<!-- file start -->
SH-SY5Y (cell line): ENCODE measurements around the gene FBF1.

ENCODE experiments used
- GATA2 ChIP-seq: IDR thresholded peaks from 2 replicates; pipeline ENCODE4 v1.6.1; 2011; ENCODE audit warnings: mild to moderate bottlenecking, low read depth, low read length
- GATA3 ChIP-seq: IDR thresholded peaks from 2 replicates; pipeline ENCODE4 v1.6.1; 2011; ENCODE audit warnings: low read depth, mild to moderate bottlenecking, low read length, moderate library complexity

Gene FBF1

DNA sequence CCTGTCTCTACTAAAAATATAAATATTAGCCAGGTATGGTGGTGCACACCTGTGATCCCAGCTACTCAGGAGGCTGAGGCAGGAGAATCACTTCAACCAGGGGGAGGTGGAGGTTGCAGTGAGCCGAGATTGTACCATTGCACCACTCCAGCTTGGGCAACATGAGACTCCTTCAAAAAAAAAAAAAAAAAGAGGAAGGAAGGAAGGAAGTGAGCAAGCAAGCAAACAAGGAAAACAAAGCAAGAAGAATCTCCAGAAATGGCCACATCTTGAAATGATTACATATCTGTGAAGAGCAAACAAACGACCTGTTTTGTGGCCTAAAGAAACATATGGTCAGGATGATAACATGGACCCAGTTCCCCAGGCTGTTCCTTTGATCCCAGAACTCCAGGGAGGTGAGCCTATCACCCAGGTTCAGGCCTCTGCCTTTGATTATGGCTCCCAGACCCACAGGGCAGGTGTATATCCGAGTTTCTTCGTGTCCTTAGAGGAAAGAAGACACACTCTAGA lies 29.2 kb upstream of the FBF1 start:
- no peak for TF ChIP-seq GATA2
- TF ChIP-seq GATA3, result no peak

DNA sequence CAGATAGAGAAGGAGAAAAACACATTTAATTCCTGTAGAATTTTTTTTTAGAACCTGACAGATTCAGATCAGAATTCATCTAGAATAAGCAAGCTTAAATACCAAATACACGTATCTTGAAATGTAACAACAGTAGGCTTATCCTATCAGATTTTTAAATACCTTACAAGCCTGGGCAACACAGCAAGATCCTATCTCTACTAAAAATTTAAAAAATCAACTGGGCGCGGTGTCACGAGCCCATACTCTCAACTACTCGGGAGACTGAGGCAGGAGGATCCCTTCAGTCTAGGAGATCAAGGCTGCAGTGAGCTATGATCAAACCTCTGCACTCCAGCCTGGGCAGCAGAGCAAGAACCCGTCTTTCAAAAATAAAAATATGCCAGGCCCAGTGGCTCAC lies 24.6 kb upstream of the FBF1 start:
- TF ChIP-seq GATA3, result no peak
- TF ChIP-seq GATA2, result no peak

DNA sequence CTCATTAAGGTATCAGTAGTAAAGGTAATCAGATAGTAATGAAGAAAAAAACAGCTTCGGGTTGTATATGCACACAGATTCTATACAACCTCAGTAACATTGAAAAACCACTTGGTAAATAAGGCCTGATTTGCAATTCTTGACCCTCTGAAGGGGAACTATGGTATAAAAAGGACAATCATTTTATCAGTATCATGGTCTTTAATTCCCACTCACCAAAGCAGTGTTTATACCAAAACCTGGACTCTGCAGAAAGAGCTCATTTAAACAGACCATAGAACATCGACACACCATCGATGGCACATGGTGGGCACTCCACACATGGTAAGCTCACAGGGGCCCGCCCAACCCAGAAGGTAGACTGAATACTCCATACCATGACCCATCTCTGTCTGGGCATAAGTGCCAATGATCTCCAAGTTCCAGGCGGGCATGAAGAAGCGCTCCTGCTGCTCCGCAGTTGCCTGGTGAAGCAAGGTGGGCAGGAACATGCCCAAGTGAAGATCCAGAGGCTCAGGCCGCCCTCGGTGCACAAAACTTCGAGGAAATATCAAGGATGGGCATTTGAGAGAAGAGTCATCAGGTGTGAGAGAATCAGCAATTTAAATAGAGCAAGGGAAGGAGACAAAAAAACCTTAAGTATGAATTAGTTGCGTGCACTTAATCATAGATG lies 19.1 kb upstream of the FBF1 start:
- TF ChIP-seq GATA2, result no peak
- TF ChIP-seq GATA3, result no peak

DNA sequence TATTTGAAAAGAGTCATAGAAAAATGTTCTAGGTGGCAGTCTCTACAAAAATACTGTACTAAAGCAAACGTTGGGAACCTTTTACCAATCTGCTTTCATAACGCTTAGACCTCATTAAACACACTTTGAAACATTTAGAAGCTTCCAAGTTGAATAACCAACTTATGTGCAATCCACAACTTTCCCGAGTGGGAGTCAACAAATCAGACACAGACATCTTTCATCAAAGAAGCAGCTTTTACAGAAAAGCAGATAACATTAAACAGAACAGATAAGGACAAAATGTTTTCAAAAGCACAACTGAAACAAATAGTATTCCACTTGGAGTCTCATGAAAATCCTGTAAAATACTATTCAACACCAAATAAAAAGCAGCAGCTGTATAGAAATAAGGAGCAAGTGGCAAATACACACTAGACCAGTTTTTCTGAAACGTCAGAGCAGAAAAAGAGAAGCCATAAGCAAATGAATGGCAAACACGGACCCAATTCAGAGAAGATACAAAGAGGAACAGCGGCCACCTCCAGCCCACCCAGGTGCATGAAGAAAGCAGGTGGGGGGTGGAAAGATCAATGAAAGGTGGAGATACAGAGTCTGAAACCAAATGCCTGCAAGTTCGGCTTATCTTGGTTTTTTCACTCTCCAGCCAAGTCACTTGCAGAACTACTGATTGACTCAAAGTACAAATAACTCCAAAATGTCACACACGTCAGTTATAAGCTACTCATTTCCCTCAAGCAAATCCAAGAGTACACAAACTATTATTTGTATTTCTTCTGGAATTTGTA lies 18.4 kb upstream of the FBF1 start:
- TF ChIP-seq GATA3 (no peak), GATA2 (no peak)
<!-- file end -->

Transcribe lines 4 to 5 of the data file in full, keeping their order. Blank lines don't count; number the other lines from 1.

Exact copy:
- GATA3 ChIP-seq: IDR thresholded peaks from 2 replicates; pipeline ENCODE4 v1.6.1; 2011; ENCODE audit warnings: low read depth, mild to moderate bottlenecking, low read length, moderate library complexity

Gene FBF1